Being on the neighborhood restaurant beat means I invariably eat a lot of takeout each week. There have been doughnuts and pizzas and burritos galore. The one thing I haven’t had since restaurants shut down in March? Sushi.
I think I’ve been avoiding it. As someone who regularly drives about a half-hour home with hot takeout food cooling in the front seat, sushi felt on the same level as getting a giant ice cream cone and refusing to lick it until I got home. But upon a recommendation from a chef friend, I went to Bainbridge Island and stopped by SuBI (403 Madison Ave. N., #150, Bainbridge Island; 206-855-7882, sushibi.com).
The lunch menu is served 11:30 a.m.-1:45 p.m. Tuesday-Saturday. Sure, I could’ve gotten the pork katsu, a bowl of ramen or the chicken teriyaki, but the sushi and sashimi bento box was calling me. For $17.44, the lunch included a feast: a four-piece California roll, three pieces of nigiri, three pieces of sashimi, a salad, three gyoza, a cup of miso soup, and a few bite-size pieces each of pickled daikon and roast pumpkin.
The restaurant is about a 15-minute walk from the ferry, past the hustle of Winslow Way. There’s a small pavilion outside with a few benches still scattered about, which is where I sipped my miso soup in the sunshine. I think I audibly sighed after my first bite of buttery salmon sashimi. I hadn’t realized just how much I missed the decadence of fresh, raw fish. I had to run to catch the ferry back to Seattle and ate the rest of the generous bento box with the breeze in my face, savoring every bite.
SuBI wasn’t the only delightful treat I had on Bainbridge Island over the past few weeks. There’s fresh pasta from Via Rosa 11 waiting in my freezer, and I’m still thinking about the pork chicharron sandwich from Heyday Market.
Noon-7 p.m. Tuesday-Sunday; 129 Winslow Way E., Bainbridge Island; 206-451-4609, hitchcockdeli.com
It’s tough to stroll down Winslow Way without hitting up one of chef Brendan McGill’s restaurants. Upscale Hitchcock is closed; instead the interior has turned into a market selling pantry staples. Bruciato and Hitchcock Deli are open and, like many, his team has pivoted to expand flavors that travel well, from a weekend barbecue pop-up to a daily burger offering called Sacka Burgers. The crispy smash burgers are oozing with melty American cheese and topped with onions, bread and butter pickles, and an actual red, ripe tomato. A single runs $7, a double is $10 and there’s even a triple stack for $14. The fries are tossed in herbs and garlic oil — best eaten as soon as possible — and there’s also a plant-based burger ($10).
Via Rosa 11 Italian Kitchen
11 a.m.-8 p.m. Thursday-Sunday; 10320 N.E. Valley Road, Bainbridge Island; 206-451-4640, viarosa11.square.site
Duck under a tent just outside the front door of this Italian restaurant to pick up wood-fired pizzas, salads and fresh pastas. Availability changes daily for fresh pastas, sold by the half ($5) or full pound ($10). There’s also meat and vegetarian lasagna, ravioli, gnocchi and eggplant Parmesan. I picked up a pound each of bucatini and fusilli, plus tubs of puttanesca ($12) and vodka ($10) sauces. The pastas last about a week in the fridge, longer in the freezer, while the sauces are frozen. Extruded pastas can sometimes be tough, but these were the opposite. The vodka sauce was rich and creamy; the puttanesca is waiting in my freezer for the next cold, rainy day.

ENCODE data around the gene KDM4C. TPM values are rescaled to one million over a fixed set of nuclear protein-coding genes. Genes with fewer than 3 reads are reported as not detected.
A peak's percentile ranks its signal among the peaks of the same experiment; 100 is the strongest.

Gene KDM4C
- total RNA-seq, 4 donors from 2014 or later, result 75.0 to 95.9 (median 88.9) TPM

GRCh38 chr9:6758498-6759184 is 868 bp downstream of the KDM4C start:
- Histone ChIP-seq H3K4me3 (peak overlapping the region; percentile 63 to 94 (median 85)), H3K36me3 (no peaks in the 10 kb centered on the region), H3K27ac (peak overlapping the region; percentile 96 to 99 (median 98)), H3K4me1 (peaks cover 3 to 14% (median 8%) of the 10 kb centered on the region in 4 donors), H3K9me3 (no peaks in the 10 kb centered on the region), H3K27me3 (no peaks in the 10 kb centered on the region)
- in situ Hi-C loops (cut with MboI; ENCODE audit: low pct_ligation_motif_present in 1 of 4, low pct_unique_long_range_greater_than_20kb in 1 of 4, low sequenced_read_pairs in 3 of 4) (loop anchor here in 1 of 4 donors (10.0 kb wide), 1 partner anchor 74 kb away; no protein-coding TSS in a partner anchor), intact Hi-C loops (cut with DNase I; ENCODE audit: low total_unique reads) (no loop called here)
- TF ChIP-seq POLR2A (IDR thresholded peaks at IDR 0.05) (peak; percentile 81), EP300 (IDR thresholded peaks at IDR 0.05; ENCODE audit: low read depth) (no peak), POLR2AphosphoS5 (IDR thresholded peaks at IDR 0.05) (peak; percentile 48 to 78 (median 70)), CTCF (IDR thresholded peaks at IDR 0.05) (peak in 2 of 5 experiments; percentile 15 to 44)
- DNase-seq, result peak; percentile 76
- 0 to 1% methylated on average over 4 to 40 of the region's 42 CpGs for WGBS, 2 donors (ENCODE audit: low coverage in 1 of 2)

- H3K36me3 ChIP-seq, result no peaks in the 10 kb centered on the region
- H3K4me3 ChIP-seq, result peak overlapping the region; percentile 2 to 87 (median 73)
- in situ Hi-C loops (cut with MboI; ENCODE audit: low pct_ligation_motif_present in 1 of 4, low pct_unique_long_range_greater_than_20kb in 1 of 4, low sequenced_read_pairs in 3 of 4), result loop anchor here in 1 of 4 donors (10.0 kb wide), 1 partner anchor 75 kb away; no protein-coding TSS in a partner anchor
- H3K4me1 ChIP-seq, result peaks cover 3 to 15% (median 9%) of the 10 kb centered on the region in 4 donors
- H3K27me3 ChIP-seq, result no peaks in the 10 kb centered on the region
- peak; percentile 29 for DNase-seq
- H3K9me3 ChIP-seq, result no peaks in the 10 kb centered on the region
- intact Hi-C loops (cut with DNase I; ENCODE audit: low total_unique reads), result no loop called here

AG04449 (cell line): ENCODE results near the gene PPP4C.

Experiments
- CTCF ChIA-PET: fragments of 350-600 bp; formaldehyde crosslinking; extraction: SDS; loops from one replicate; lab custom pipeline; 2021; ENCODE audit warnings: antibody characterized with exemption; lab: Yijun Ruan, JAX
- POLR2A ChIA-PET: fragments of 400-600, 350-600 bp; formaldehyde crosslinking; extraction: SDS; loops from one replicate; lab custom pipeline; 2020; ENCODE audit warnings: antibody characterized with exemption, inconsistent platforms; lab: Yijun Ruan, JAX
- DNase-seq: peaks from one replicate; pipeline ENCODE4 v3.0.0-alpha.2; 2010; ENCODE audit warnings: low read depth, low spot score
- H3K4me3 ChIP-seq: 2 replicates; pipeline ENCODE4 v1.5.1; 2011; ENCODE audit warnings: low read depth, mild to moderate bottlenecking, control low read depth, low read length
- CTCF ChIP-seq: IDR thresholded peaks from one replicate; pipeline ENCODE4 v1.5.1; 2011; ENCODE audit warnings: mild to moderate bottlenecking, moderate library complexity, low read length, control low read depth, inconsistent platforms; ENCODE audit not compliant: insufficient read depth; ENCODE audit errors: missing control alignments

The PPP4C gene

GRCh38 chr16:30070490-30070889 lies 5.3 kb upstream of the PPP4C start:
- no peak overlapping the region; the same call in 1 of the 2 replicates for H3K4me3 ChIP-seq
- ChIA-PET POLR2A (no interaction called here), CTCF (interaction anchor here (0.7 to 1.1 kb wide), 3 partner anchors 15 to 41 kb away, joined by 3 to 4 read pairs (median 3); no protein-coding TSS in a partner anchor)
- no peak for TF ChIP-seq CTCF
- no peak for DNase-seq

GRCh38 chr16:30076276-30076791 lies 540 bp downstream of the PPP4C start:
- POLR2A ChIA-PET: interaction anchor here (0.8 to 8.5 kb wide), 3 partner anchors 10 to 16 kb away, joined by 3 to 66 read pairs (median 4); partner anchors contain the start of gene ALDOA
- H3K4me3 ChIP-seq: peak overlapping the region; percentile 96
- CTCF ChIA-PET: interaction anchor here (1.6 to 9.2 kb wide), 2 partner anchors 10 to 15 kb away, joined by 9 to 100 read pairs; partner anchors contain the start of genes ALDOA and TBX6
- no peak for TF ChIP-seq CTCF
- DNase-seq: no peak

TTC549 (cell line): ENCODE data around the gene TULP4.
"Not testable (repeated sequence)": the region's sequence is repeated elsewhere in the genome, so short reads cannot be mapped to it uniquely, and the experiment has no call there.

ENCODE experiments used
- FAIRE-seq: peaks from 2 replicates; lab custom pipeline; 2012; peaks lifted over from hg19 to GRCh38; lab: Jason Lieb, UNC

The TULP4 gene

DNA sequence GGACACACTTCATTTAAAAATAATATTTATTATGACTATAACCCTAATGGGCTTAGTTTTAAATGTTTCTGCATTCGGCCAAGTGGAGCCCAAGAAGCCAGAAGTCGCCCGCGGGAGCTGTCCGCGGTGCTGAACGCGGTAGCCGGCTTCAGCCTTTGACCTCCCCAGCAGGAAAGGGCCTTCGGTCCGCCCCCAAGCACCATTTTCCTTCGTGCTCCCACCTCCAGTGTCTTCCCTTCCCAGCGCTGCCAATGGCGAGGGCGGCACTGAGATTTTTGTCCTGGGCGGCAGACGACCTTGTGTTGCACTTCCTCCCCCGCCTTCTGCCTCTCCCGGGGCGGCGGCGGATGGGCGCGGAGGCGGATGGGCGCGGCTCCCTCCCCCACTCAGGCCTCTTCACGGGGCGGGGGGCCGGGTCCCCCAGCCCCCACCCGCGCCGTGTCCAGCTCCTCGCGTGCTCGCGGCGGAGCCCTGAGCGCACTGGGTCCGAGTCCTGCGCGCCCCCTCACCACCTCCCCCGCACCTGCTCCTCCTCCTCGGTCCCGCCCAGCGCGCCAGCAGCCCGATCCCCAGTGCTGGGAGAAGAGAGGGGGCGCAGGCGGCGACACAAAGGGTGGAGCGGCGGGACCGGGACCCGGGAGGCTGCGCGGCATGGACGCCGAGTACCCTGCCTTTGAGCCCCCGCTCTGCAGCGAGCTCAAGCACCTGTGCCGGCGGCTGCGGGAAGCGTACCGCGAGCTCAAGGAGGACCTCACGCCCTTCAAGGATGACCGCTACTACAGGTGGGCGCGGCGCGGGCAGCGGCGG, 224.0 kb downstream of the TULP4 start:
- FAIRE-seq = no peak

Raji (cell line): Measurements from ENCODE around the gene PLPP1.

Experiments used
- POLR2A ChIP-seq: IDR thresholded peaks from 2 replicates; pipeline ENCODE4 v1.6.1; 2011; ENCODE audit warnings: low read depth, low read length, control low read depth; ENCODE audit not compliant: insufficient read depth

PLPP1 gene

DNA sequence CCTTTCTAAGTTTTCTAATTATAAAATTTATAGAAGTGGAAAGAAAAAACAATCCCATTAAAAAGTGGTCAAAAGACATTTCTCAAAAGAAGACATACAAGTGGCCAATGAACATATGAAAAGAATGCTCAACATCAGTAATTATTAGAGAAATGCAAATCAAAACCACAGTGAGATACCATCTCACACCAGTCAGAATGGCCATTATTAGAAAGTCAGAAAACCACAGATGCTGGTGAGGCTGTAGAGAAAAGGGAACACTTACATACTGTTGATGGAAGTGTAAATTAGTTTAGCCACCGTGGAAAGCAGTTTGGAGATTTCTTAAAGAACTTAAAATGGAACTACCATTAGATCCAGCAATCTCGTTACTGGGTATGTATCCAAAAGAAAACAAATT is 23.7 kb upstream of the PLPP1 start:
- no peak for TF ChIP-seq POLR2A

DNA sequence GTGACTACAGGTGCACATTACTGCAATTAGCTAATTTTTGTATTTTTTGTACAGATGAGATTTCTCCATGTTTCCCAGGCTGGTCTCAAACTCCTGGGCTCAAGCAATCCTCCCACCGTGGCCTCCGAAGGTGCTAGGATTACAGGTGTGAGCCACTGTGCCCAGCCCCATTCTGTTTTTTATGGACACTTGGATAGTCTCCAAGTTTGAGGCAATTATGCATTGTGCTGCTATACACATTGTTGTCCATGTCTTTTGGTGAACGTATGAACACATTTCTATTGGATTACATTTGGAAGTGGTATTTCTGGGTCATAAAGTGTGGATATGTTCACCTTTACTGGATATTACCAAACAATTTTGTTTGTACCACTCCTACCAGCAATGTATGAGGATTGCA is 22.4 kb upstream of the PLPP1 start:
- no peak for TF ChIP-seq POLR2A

11 a.m.-7 p.m. Tuesday-Sunday; 4569 Lynwood Center Road N.E., Bainbridge Island; 206-451-4929, heydayfarm.com
If you, like me, are still sad Dot’s Butcher and Deli at Pike Place Market closed, there is a welcoming face waiting for you at Heyday Market. Chef and butcher Miles James is now manning the counter at the shop, located in the historic Lynwood Center, curing, grinding and roasting succulent cuts of beef, chicken and pork. The sandwiches are predictably wonderful; porchetta ($14), topped with a crunchy slaw and chicharrones, is an incredibly flavorful, messy sandwich. Ditto for the TBLAT ($13) with a creamy garlic mayo mingling with the avocado, bacon, tomato, turkey and lettuce. You can also grab fresh vegetables and eggs from Heyday Farm, plus some pantry items.
11 a.m.-8 p.m. Wednesday-Sunday; 101 Winslow Way E., Bainbridge Island; 206-565-3287, basabainbridgeisland.com
Owned by siblings Trinh and Thai Nguyen, this sleek Vietnamese spot on the corner of Winslow Way and Madison Avenue is open for takeout and some dine-in, with limited indoor and outdoor seating. Dishes here are substantial and packed with flavor. I loved the coho salmon fried rice ($21), studded with tender morsels of salmon, plenty of garlic and a perfect smattering of Thai chiles on top. Also lovely were the tapping noodles ($17), a hefty bowl of rice noodles with slices of char siu pork, prawns and ground pork, smartly served with fragrant broth on the side, perfect to take home.
Coquette Bake Shop
8 a.m.-5 p.m. daily; 278 Winslow Way E., Bainbridge Island; 206-922-8939, coquettebakeshop.com
There has never been a time that I have gone to Bainbridge and not stopped at this adorable little bakery stand in the Winslow Mall. I love the fudgy brownies ($3.50), I swoon over the chewy ginger molasses cookies ($2.25), but my absolute favorite is the nut bar ($3.95). Smooshy caramel laced with pecans, walnuts and almonds atop a shortbread base. It’s heaven with a cup of tea or just straight out of the bag.
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